History of the City of Hamburg

Shortly after the signing and finalization of the Indian treaties of Mendota and Traverse des Sioux in 1852, the government opened the land for settlement. A large number of German immigrants moved into the area of the Hamburg community. However, the city was non-existent, until 1881, when the Minneapolis and St. Louis Railway was built, designating a "stopping place" at the site. J.D. Roeders, original owner of the townsite, soon started platting the town naming the streets after his daughters, Sophia; Maria; Henrietta and Louisa and these names still are used, as well as many of the first buildings in the city.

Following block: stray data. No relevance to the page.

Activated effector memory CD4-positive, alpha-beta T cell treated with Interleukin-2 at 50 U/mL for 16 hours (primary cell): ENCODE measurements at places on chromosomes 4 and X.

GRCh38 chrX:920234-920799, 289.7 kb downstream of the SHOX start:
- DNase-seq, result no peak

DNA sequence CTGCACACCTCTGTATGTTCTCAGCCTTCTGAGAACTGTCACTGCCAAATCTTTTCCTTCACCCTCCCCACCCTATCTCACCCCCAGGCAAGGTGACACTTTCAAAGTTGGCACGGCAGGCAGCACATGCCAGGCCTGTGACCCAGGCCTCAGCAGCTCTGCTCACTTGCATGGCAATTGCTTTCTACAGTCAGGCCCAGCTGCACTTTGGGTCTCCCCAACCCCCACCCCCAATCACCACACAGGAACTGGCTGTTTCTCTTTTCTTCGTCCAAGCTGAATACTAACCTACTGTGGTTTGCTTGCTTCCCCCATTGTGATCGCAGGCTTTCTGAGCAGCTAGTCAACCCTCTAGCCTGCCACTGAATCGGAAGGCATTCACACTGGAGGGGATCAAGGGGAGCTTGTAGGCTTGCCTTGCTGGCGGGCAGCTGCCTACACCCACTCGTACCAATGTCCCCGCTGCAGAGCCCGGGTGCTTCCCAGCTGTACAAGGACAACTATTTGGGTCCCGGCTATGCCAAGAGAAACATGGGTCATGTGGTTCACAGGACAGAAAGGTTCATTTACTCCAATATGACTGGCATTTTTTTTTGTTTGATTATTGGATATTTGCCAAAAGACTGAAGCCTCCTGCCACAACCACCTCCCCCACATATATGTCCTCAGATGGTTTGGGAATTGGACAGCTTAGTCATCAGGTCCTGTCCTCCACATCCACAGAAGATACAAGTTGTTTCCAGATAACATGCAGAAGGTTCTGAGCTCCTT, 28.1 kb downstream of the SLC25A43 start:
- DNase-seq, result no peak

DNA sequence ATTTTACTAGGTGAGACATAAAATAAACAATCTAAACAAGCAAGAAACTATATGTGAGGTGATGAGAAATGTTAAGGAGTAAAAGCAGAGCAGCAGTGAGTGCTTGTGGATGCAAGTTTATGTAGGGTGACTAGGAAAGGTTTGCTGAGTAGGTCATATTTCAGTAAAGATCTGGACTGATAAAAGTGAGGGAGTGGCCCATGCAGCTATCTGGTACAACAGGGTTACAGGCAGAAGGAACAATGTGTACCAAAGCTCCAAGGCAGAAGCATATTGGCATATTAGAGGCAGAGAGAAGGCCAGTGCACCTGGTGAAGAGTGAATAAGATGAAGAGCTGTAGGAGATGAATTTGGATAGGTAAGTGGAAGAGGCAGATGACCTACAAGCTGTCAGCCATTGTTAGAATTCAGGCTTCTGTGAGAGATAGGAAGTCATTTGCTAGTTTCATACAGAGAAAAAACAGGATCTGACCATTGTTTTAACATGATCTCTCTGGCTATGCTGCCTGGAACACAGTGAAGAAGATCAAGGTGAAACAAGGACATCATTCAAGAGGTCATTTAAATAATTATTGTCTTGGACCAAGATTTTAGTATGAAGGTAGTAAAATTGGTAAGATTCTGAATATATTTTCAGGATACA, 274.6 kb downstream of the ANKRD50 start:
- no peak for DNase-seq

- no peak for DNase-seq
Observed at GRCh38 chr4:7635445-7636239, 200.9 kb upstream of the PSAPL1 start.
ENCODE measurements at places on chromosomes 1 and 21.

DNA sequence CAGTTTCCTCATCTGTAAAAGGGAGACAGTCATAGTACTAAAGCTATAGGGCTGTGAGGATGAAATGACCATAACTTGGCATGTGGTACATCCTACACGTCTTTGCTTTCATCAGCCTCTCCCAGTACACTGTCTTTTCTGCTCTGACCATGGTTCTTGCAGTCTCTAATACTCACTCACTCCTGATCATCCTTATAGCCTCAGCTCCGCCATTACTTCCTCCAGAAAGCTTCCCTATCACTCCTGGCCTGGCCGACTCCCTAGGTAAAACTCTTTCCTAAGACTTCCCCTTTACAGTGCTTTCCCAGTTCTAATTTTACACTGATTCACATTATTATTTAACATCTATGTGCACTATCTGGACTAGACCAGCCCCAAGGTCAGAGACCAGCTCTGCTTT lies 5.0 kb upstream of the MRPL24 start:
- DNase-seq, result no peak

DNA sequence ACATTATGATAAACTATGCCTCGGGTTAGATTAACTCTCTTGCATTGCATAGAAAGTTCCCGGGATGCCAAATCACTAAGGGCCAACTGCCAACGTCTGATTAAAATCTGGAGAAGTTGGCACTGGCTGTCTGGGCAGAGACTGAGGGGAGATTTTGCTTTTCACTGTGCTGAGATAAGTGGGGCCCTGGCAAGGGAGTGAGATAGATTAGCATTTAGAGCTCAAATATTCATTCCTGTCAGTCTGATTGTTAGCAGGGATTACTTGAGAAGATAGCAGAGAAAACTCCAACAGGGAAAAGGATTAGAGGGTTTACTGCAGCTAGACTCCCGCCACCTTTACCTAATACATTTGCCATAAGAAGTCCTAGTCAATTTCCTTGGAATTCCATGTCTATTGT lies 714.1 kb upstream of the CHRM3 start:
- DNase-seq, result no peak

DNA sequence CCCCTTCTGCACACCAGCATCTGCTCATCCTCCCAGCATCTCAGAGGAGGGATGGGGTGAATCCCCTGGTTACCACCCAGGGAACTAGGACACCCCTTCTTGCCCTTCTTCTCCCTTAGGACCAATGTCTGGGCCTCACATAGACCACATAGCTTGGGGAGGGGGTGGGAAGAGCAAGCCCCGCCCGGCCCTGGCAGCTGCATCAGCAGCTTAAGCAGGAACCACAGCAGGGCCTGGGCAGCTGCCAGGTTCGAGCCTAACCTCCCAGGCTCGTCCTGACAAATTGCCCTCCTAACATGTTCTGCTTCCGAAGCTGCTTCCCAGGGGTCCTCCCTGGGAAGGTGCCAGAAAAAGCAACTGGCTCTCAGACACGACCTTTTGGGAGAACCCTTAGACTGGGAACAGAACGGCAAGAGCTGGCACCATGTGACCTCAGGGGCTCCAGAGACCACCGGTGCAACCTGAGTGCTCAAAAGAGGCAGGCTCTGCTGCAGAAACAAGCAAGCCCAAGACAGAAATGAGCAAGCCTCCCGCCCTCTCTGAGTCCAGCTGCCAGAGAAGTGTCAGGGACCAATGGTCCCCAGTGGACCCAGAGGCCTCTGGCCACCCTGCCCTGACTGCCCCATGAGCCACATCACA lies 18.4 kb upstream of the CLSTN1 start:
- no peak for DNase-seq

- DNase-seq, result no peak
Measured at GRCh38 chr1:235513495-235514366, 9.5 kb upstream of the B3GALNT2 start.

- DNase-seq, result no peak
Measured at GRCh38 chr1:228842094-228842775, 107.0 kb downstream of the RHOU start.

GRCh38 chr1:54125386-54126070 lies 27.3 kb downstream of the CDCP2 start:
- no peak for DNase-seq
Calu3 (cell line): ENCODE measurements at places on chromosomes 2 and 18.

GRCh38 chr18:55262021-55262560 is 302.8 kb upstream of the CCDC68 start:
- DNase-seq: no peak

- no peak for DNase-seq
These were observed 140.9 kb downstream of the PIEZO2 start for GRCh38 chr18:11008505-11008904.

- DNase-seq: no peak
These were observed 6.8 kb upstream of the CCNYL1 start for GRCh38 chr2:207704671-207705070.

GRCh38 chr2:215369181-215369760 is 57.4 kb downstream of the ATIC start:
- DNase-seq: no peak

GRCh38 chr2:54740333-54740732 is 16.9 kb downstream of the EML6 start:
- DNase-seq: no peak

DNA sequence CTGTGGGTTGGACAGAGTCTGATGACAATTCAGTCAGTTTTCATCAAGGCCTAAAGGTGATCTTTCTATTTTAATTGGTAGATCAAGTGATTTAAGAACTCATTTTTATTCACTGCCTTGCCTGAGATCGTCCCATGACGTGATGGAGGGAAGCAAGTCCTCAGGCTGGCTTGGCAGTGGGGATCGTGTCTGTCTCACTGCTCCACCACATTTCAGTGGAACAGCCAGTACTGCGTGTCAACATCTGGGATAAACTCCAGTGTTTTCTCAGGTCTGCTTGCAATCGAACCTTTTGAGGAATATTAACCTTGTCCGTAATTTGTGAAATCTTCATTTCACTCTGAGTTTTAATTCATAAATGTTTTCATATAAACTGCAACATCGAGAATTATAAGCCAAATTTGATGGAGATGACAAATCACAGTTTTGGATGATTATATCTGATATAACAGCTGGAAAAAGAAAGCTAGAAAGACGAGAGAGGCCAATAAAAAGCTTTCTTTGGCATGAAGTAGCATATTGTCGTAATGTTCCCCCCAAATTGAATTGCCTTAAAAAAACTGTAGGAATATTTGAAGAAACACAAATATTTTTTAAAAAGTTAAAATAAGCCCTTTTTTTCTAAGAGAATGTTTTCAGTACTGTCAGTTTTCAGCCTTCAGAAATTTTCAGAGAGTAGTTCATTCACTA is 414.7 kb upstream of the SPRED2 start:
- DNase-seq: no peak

In 1897, the city was incorporated when the required population of 150 was attained. However the first official council meetings were not held until 1900.

Early businesses in the city were general stores, a blacksmith shop, hardware store and of course, the local "refreshment parlor".

The railroad furnished many more businesses to spring up; a sawmill, harness shop, draying, and even a hotel.

Hamburg is located in a rich agricultural area, often referred to as "The Golden Buckle of the Dairy Belt".